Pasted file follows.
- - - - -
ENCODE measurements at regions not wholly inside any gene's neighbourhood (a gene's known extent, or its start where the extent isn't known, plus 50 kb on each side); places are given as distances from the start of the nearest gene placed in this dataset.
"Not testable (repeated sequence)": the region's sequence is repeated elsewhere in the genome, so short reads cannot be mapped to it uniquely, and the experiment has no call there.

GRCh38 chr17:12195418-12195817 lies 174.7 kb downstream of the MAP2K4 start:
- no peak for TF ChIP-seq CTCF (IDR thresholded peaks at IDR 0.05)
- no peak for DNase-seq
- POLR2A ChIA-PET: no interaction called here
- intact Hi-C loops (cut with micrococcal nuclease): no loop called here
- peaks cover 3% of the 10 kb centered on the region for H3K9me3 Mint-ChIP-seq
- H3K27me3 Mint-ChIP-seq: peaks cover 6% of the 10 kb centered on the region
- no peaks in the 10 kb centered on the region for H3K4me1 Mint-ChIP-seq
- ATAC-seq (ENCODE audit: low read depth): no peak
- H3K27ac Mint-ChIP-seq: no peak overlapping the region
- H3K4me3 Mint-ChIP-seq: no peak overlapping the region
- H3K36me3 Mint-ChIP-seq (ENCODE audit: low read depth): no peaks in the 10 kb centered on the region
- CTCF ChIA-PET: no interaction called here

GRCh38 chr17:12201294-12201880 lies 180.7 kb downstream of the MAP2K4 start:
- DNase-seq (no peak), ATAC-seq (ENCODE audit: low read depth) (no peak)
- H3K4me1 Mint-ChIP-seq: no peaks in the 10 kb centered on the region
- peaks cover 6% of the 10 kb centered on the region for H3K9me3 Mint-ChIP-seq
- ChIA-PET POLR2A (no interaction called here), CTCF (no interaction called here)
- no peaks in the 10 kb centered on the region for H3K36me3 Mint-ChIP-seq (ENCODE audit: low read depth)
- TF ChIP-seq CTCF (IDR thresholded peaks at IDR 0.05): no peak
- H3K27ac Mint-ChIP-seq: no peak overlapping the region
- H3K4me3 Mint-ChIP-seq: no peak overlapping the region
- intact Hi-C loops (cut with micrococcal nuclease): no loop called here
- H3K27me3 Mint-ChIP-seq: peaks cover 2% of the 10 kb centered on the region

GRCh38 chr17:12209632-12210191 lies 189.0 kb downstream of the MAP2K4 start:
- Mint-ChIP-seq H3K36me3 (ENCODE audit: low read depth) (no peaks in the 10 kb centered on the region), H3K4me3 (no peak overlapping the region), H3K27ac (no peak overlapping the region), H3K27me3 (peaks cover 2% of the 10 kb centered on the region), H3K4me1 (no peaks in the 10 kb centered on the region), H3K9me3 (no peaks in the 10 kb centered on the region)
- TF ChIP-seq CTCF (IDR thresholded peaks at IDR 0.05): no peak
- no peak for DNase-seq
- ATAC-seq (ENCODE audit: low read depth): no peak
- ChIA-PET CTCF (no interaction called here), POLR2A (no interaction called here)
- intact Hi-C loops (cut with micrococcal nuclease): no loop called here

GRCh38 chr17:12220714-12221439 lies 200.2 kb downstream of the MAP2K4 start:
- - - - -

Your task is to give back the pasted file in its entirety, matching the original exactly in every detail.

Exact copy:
ENCODE measurements at regions not wholly inside any gene's neighbourhood (a gene's known extent, or its start where the extent isn't known, plus 50 kb on each side); places are given as distances from the start of the nearest gene placed in this dataset.
"Not testable (repeated sequence)": the region's sequence is repeated elsewhere in the genome, so short reads cannot be mapped to it uniquely, and the experiment has no call there.

GRCh38 chr17:12195418-12195817 lies 174.7 kb downstream of the MAP2K4 start:
- no peak for TF ChIP-seq CTCF (IDR thresholded peaks at IDR 0.05)
- no peak for DNase-seq
- POLR2A ChIA-PET: no interaction called here
- intact Hi-C loops (cut with micrococcal nuclease): no loop called here
- peaks cover 3% of the 10 kb centered on the region for H3K9me3 Mint-ChIP-seq
- H3K27me3 Mint-ChIP-seq: peaks cover 6% of the 10 kb centered on the region
- no peaks in the 10 kb centered on the region for H3K4me1 Mint-ChIP-seq
- ATAC-seq (ENCODE audit: low read depth): no peak
- H3K27ac Mint-ChIP-seq: no peak overlapping the region
- H3K4me3 Mint-ChIP-seq: no peak overlapping the region
- H3K36me3 Mint-ChIP-seq (ENCODE audit: low read depth): no peaks in the 10 kb centered on the region
- CTCF ChIA-PET: no interaction called here

GRCh38 chr17:12201294-12201880 lies 180.7 kb downstream of the MAP2K4 start:
- DNase-seq (no peak), ATAC-seq (ENCODE audit: low read depth) (no peak)
- H3K4me1 Mint-ChIP-seq: no peaks in the 10 kb centered on the region
- peaks cover 6% of the 10 kb centered on the region for H3K9me3 Mint-ChIP-seq
- ChIA-PET POLR2A (no interaction called here), CTCF (no interaction called here)
- no peaks in the 10 kb centered on the region for H3K36me3 Mint-ChIP-seq (ENCODE audit: low read depth)
- TF ChIP-seq CTCF (IDR thresholded peaks at IDR 0.05): no peak
- H3K27ac Mint-ChIP-seq: no peak overlapping the region
- H3K4me3 Mint-ChIP-seq: no peak overlapping the region
- intact Hi-C loops (cut with micrococcal nuclease): no loop called here
- H3K27me3 Mint-ChIP-seq: peaks cover 2% of the 10 kb centered on the region

GRCh38 chr17:12209632-12210191 lies 189.0 kb downstream of the MAP2K4 start:
- Mint-ChIP-seq H3K36me3 (ENCODE audit: low read depth) (no peaks in the 10 kb centered on the region), H3K4me3 (no peak overlapping the region), H3K27ac (no peak overlapping the region), H3K27me3 (peaks cover 2% of the 10 kb centered on the region), H3K4me1 (no peaks in the 10 kb centered on the region), H3K9me3 (no peaks in the 10 kb centered on the region)
- TF ChIP-seq CTCF (IDR thresholded peaks at IDR 0.05): no peak
- no peak for DNase-seq
- ATAC-seq (ENCODE audit: low read depth): no peak
- ChIA-PET CTCF (no interaction called here), POLR2A (no interaction called here)
- intact Hi-C loops (cut with micrococcal nuclease): no loop called here

GRCh38 chr17:12220714-12221439 lies 200.2 kb downstream of the MAP2K4 start: